As you work your way towards that, building relationships along the way is the key to media exposure longevity.

Shortlist: Media management musts

In this age of speed and real-time engagement, your company needs to decide on these important points.

  1. If media appearances a part of your strategy
  2. If you have a preference for specialized media
  3. Your public relations strategy in the event of controversy and crisis control scenarios
  4. Clear guidelines for staff dealings with the media
  5. Only authorized personnel can speak to the media in corporate scenarios
  6. A concise and efficient calling tree in handling emergencies
Octavia Nasr

Founder, Bridges Media Consulting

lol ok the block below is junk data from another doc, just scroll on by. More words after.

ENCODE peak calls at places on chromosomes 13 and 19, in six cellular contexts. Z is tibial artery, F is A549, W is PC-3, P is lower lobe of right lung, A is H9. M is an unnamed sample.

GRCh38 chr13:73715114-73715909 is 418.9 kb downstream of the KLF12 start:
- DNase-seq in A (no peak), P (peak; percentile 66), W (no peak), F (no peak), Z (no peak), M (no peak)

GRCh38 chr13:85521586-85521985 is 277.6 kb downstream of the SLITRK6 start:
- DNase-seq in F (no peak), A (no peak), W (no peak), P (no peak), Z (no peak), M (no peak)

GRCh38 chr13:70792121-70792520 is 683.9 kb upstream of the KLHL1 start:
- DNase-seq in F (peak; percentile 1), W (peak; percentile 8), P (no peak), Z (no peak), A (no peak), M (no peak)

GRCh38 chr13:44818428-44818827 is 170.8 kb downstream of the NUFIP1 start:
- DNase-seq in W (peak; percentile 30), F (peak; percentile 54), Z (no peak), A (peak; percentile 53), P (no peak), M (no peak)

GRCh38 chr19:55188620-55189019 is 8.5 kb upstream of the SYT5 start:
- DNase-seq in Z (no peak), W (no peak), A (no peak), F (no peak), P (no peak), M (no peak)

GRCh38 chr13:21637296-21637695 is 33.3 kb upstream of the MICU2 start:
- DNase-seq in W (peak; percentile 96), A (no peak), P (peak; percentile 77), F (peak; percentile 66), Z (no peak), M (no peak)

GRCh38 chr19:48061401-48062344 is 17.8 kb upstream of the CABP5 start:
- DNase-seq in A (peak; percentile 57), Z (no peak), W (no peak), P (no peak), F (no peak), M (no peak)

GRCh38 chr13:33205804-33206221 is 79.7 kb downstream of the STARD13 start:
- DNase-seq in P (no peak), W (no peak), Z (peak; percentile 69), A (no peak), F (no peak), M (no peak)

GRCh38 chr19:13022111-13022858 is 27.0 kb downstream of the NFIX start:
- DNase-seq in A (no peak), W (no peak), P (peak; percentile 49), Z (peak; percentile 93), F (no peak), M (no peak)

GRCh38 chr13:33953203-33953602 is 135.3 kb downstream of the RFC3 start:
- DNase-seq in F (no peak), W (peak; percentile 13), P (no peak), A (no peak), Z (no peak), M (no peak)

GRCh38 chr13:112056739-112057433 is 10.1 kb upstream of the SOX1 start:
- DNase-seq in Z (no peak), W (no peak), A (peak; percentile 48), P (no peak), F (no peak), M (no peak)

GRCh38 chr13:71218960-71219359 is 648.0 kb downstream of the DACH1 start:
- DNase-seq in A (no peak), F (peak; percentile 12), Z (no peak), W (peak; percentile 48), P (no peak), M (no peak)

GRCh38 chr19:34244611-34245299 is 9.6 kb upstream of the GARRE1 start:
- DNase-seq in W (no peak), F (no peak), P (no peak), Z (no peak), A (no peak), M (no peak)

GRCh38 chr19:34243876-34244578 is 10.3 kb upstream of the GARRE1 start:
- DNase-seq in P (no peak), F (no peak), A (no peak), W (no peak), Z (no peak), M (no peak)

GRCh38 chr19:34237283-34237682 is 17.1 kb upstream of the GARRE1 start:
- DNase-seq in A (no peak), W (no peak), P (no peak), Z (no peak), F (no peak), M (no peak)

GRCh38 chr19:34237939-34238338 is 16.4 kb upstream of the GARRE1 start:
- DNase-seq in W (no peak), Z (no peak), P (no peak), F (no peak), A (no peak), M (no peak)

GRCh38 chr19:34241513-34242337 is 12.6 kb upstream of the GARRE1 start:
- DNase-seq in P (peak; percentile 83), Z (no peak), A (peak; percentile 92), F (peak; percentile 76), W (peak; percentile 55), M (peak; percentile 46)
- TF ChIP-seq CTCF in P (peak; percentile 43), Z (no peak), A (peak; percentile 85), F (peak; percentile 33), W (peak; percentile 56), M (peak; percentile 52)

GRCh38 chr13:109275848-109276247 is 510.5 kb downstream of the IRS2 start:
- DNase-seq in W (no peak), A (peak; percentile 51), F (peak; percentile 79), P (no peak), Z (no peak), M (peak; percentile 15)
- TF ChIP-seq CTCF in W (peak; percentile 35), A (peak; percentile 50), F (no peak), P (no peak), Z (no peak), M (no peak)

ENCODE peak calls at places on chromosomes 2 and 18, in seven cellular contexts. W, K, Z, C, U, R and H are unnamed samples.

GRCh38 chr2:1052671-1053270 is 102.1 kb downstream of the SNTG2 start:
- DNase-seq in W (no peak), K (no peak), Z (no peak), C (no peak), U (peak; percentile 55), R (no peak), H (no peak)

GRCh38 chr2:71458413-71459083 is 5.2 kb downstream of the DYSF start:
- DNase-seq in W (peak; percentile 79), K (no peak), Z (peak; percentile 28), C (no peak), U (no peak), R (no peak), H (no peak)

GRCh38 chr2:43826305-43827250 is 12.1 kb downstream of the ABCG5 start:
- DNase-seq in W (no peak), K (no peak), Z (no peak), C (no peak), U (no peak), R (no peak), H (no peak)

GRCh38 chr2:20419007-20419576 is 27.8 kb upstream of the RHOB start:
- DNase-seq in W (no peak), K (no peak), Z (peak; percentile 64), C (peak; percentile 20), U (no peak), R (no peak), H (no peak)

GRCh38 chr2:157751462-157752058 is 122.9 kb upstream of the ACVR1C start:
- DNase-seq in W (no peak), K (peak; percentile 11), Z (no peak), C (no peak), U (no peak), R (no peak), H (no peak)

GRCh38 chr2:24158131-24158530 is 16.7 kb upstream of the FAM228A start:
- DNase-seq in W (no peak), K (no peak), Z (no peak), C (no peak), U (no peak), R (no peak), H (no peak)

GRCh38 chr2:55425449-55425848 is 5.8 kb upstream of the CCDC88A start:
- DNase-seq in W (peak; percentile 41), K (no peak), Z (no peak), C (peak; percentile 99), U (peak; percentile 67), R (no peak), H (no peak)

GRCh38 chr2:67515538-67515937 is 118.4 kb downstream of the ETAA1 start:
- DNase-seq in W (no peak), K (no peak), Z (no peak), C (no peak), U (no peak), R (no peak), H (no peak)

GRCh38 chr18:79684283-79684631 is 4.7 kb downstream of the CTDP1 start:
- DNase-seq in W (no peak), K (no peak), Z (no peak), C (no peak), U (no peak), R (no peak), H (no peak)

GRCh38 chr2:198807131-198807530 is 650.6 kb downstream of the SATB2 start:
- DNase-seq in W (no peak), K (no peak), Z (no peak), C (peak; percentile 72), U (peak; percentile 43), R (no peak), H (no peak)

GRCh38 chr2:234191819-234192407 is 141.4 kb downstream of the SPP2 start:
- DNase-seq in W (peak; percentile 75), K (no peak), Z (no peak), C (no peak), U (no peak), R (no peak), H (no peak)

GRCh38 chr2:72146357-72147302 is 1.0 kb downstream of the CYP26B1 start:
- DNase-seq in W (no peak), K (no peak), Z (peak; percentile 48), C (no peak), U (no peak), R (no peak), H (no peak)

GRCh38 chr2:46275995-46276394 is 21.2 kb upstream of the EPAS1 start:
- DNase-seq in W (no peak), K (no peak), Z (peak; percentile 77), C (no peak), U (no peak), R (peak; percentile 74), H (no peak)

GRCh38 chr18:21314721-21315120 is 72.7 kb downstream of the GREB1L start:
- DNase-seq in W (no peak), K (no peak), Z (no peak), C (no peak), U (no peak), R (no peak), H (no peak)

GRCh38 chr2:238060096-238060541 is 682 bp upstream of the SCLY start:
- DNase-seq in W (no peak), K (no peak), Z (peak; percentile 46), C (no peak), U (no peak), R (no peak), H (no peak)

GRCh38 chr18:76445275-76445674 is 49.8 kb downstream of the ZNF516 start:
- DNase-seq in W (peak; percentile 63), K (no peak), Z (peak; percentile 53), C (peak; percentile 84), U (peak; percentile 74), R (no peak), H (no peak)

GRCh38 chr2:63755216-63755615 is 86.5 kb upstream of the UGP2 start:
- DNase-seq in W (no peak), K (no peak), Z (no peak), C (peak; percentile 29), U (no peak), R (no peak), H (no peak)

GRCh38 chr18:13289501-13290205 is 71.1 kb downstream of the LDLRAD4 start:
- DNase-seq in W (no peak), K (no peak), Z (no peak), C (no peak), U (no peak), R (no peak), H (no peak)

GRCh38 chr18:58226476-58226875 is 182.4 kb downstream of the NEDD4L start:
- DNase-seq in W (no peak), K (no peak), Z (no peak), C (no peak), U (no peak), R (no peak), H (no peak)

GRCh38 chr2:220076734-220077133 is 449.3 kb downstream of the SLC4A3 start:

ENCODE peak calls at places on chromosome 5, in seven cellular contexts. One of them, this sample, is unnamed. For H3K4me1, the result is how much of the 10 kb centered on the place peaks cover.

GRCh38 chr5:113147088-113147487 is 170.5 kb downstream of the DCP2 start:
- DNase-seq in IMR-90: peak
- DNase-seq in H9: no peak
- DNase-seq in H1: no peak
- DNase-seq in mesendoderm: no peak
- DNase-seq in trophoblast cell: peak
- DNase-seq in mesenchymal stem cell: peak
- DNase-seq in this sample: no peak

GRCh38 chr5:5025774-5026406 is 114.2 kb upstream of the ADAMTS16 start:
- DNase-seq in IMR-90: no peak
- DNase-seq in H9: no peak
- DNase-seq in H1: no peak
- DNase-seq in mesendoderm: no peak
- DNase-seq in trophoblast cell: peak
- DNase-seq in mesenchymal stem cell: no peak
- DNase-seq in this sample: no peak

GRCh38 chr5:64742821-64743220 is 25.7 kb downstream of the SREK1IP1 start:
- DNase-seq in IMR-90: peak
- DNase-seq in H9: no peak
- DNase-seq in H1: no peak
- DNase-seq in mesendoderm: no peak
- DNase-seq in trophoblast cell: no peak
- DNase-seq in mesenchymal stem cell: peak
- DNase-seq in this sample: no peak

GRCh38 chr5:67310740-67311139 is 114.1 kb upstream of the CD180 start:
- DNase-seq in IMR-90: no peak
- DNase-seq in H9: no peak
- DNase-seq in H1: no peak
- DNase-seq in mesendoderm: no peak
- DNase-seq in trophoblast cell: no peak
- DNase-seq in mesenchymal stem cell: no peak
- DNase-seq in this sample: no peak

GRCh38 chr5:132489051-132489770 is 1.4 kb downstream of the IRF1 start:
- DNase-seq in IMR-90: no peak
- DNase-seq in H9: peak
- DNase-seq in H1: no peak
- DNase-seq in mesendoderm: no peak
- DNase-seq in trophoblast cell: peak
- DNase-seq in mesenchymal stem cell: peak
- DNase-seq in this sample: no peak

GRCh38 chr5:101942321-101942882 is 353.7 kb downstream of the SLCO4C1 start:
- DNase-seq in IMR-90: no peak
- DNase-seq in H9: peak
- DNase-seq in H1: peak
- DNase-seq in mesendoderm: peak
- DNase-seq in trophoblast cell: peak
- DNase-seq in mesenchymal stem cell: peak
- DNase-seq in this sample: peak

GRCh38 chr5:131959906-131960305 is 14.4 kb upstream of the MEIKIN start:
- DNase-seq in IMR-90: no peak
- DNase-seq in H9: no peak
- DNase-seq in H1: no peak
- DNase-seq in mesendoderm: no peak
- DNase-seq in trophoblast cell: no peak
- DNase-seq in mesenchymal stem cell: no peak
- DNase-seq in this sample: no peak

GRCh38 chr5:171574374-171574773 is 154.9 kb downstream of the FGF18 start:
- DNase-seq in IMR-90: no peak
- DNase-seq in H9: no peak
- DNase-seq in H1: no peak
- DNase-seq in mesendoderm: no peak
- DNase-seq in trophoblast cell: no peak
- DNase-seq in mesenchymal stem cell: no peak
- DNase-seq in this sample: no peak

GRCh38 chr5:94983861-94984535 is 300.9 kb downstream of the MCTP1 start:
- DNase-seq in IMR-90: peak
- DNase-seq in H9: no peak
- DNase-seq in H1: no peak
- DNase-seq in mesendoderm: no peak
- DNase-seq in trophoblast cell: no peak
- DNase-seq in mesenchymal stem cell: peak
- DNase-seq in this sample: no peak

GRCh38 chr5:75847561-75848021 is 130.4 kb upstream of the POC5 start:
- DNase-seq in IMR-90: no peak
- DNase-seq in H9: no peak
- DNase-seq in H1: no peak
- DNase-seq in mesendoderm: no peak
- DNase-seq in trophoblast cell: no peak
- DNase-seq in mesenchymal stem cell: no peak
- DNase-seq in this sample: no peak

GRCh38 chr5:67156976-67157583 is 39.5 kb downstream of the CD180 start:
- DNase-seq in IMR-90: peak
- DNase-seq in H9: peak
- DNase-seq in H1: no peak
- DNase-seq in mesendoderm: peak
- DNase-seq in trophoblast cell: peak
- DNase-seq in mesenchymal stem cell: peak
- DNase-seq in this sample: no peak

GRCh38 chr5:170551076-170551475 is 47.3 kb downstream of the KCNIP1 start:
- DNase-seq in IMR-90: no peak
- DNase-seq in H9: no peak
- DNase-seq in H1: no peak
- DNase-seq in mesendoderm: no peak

Octavia Nasr is a multiple award-winning journalist who specializes in Middle East affairs and Islamic fundamentalism. She began her career as a war correspondent in Lebanon before moving to CNN where she rose through the ranks and became the networks ultimate authority on the Middle East affairs. During her 20-year tenure at CNN, she held several leadership roles coordinating the Arab Desk coverage of all major news stories and providing guidance across the network. At CNN, Nasr also served as an on-air and off-air analyst across all platforms of CNN Worldwide. Her weekly Mideast Voices segment and her blogs offered a glimpse into the region rarely discussed on U.S. television. Her work has also brought her many prestigious awards including the Edward R. Murrow for Continuing Coverage of the 2006 war in Lebanon, the Golden Cable ACE Award in 1993 for CNN’s coverage of the Gulf War; and the Overseas Press Club Award in 2002 for CNN’s post 9-11 coverage. To have Octavia speak at your event, reach out at